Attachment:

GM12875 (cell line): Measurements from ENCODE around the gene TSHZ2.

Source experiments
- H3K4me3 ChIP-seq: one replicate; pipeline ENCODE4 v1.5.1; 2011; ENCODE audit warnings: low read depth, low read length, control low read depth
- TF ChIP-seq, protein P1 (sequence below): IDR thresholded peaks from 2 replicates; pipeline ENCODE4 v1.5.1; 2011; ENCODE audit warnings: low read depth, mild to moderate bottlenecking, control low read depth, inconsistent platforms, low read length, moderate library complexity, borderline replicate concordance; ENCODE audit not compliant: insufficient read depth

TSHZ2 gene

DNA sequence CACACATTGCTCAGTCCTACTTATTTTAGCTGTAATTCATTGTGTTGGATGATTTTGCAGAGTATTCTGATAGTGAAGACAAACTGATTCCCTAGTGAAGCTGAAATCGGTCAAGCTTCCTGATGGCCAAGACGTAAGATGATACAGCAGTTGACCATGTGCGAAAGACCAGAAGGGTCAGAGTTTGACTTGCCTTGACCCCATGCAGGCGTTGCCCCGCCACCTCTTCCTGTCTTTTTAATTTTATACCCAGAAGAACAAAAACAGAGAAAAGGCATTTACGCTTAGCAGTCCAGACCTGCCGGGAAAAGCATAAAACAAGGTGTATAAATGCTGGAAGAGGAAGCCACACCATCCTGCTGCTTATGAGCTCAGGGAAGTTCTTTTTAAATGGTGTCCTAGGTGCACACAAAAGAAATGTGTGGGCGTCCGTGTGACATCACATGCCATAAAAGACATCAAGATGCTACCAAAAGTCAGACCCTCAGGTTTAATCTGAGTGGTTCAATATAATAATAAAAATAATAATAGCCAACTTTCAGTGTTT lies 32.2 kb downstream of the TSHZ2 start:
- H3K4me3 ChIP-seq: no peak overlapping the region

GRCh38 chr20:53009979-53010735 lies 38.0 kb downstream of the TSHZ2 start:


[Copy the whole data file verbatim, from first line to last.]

GM12875 (cell line): Measurements from ENCODE around the gene TSHZ2.

Source experiments
- H3K4me3 ChIP-seq: one replicate; pipeline ENCODE4 v1.5.1; 2011; ENCODE audit warnings: low read depth, low read length, control low read depth
- TF ChIP-seq, protein P1 (sequence below): IDR thresholded peaks from 2 replicates; pipeline ENCODE4 v1.5.1; 2011; ENCODE audit warnings: low read depth, mild to moderate bottlenecking, control low read depth, inconsistent platforms, low read length, moderate library complexity, borderline replicate concordance; ENCODE audit not compliant: insufficient read depth

TSHZ2 gene

DNA sequence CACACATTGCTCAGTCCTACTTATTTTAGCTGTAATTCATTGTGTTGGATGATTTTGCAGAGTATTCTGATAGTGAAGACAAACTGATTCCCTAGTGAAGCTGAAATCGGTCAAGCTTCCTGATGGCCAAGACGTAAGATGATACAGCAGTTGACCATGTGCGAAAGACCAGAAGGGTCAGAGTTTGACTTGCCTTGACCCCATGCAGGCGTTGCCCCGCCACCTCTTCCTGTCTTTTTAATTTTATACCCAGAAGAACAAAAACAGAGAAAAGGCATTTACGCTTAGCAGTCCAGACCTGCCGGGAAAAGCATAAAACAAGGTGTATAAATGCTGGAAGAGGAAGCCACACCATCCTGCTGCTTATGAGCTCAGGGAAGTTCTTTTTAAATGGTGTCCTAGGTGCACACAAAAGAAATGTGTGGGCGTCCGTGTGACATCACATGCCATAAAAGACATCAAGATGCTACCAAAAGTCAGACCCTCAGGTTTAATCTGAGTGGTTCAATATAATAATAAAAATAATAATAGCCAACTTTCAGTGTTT lies 32.2 kb downstream of the TSHZ2 start:
- H3K4me3 ChIP-seq: no peak overlapping the region

GRCh38 chr20:53009979-53010735 lies 38.0 kb downstream of the TSHZ2 start: